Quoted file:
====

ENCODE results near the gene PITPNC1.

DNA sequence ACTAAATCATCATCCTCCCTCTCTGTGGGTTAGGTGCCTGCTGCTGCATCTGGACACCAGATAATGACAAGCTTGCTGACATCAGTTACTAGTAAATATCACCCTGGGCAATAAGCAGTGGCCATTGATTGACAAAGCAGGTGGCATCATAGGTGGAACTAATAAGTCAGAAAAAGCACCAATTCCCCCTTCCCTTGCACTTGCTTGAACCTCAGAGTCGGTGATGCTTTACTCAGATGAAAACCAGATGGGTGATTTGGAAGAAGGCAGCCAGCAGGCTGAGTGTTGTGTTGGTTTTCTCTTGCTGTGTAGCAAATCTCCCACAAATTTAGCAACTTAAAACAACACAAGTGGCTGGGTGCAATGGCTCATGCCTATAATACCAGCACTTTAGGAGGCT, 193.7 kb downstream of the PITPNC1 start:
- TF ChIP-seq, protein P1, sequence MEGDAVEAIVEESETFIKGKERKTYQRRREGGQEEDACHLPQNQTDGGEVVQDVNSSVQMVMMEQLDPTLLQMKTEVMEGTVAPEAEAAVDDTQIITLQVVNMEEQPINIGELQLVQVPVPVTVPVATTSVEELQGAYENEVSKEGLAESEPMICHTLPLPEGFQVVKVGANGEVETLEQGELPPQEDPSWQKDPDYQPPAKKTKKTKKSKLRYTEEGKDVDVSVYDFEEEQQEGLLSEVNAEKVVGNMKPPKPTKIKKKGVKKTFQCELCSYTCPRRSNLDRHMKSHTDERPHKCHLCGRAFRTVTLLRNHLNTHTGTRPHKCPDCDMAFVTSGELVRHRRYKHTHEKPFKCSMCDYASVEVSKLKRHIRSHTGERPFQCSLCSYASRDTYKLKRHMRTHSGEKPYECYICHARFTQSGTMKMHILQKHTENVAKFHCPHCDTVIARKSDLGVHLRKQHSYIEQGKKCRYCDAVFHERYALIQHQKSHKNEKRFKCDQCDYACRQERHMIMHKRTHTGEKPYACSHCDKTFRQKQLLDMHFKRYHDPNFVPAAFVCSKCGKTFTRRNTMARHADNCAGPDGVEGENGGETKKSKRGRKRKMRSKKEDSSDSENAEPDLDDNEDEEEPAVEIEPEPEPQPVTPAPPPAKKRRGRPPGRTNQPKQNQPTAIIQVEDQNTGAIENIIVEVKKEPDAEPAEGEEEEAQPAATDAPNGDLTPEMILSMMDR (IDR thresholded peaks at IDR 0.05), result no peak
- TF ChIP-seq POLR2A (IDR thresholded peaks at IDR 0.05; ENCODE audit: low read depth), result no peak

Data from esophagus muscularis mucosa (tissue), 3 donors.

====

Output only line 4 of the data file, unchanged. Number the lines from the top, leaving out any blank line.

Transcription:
- TF ChIP-seq POLR2A (IDR thresholded peaks at IDR 0.05; ENCODE audit: low read depth), result no peak